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Pink, Stinging Eyes?

Conjunctivitis, also called pink eye, is one of the most frequently seen eye diseases, especially in kids. It can be caused by viruses, bacteria or even allergies to pollen, chlorine in swimming pools, and ingredients in cosmetics, or other irritants, which touch the eyes. Some forms of conjunctivitis might be quite transmittable and quickly spread in school and at the office.

Conjunctivitis is seen when the conjunctiva, or thin transparent layer of tissue covering the white part of the eye, becomes inflamed. You can identify conjunctivitis if you notice eye redness, discharge, itching or swollen eyelids and a crusty discharge surrounding the eyes early in the day. Pink eye infections can be divided into three main types: viral, allergic and bacterial conjunctivitis.

The viral type is usually a result of a similar virus to that which produces the recognizable red, watery eyes, sore throat and runny nose of the common cold. The red, itchy, watery eyes caused by viral pink eye are likely to last from a week to two and then will clear up on their own. You may however, be able to reduce some of the discomfort by using soothing drops or compresses. Viral pink eye is transmittable until it is completely cleared up, so in the meantime maintain excellent hygiene, remove eye discharge and try to avoid using communal pillowcases or towels. If your son or daughter has viral conjunctivitis, he or she will have to be kept home from school for three days to a week until symptoms disappear.

A bacterial infection such as Staphylococcus or Streptococcus is usually treated with antibiotic eye drops or cream. One should notice an improvement within just a few days of antibiotic drops, but be sure to adhere to the full prescription dosage to prevent pink eye from recurring.

Allergic pink eye is not contagious. It is usually a result of a known allergy such as hay fever or pet allergies that sets off an allergic reaction in their eyes. First of all, to treat allergic pink eye, you should eliminate the irritant. Use cool compresses and artificial tears to relieve discomfort in mild cases. When the infection is more severe, your eye doctor might prescribe a medication such as an anti-inflammatory or antihistamine. In cases of chronic allergic pink eye, topical steroid eye drops could be used.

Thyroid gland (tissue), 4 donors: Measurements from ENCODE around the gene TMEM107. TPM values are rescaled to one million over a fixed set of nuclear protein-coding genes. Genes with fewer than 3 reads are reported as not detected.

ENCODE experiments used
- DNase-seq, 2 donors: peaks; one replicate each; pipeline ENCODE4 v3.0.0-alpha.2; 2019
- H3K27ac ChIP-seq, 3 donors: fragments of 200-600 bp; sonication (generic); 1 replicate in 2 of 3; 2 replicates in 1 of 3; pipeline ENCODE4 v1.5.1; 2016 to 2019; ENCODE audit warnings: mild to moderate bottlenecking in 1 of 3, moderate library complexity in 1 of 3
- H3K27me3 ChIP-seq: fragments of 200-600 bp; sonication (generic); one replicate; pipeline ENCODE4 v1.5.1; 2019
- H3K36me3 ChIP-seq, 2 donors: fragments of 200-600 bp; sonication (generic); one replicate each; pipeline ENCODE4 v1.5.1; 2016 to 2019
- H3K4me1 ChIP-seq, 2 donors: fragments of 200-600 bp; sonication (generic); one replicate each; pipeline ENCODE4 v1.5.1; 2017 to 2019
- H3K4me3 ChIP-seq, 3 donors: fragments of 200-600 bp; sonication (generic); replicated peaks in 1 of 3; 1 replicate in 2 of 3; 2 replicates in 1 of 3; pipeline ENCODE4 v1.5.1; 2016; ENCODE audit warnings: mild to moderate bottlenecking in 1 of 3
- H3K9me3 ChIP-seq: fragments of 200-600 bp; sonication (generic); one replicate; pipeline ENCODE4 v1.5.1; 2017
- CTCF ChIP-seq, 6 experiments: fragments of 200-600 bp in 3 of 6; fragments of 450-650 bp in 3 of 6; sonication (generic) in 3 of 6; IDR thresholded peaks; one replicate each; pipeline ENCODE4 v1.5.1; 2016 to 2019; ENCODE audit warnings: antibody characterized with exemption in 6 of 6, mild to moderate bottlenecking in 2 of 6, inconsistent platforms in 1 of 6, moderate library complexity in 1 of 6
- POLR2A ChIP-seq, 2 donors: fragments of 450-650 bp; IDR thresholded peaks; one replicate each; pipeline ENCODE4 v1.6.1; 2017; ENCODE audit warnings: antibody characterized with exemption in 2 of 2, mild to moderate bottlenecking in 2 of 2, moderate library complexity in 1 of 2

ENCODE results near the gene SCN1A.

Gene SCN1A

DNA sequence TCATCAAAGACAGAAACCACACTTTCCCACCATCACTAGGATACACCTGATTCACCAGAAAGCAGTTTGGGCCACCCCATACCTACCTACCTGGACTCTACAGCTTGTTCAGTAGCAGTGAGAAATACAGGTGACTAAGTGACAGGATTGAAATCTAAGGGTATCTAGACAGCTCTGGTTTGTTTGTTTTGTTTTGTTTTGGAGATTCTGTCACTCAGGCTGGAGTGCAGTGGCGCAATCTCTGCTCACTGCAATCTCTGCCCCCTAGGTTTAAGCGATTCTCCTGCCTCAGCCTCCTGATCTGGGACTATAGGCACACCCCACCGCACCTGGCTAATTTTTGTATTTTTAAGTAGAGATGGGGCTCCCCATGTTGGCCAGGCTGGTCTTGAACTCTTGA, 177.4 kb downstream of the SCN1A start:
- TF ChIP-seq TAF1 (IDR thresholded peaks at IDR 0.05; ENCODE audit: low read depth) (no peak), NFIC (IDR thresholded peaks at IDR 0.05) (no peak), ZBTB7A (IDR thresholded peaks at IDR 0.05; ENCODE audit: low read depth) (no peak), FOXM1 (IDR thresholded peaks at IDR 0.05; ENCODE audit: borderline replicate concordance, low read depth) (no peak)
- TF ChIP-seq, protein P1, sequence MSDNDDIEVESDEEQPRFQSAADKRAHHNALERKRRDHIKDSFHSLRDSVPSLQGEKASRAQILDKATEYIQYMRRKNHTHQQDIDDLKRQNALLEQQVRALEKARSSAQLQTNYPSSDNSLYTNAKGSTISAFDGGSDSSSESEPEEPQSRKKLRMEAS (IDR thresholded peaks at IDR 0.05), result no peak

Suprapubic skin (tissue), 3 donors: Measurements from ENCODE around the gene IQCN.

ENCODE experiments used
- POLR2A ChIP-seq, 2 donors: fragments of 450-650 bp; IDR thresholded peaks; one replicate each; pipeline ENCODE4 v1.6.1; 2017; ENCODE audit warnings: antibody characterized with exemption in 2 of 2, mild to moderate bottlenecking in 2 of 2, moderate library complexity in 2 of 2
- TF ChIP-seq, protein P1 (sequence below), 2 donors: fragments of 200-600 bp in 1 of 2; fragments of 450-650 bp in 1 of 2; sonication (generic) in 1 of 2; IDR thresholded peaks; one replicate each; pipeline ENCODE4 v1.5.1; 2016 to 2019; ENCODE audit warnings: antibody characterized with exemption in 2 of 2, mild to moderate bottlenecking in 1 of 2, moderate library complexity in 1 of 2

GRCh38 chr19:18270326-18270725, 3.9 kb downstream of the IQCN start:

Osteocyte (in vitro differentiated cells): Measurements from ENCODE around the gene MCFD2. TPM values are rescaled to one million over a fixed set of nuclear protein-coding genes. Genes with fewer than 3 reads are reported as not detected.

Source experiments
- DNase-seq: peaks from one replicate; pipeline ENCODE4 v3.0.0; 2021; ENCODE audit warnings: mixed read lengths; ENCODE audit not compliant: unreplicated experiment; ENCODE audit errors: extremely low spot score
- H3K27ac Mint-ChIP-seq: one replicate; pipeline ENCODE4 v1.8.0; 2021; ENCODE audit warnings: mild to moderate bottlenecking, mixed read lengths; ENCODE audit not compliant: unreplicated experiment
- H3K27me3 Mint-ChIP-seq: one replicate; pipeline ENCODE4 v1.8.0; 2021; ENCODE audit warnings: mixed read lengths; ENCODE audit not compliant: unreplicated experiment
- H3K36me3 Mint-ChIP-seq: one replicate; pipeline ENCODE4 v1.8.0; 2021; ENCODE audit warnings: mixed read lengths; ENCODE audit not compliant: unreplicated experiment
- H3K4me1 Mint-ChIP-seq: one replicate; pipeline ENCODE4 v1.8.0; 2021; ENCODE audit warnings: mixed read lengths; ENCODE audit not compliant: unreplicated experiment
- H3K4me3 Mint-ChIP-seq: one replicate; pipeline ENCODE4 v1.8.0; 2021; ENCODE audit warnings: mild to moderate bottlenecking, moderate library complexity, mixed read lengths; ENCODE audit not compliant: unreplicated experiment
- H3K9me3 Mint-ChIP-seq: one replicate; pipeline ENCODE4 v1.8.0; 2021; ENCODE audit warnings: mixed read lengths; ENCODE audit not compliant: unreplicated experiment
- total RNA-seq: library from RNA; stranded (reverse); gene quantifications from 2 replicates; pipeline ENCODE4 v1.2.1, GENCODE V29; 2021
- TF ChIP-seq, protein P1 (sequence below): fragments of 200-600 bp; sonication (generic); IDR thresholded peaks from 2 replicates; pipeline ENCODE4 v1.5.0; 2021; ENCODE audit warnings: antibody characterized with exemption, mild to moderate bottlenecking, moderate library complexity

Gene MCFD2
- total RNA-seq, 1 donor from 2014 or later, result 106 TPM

Pink eye should always be diagnosed by a qualified eye doctor in order to identify the type and best course of treatment. Never treat yourself! Keep in mind the sooner you begin treatment, the lower chance you have of giving pink eye to loved ones or prolonging your discomfort.

 

Dear Patients,

Dr Campbell and Staff hope you and your families are doing well and staying healthy during this difficult Coronavirus crisis.  The health and well being of our patients, staff, families, and our community as a whole is our top priority.

As you may have already heard, we have been instructed by the Ohio State Dental Board to discontinue elective patient services in the hopes of reducing the risk of spreading this very contagious virus.  We are limiting patient care to emergency services only for the next few weeks and will keep you updated about any changes through emails, texts, and our website.

If you have any dental pain or discomfort or a situation that needs prompt attention, please call the office to leave a message as we are checking our answering service regularly.  You may also contact Dr. Campbell directly at the cell number provided at the end of our greeting message.

We thank you for putting your trust in us to provide for your dental care needs.  We are closely monitoring updates from the State Dental Board as well as the ADA and CDC and will keep you posted as more information is available.

Thank You for your patience and Stay Healthy!

Dr. Scott A Campbell,  DDS, and Staff

 

Here is an article from the American Dental Association about Coronavirus infection control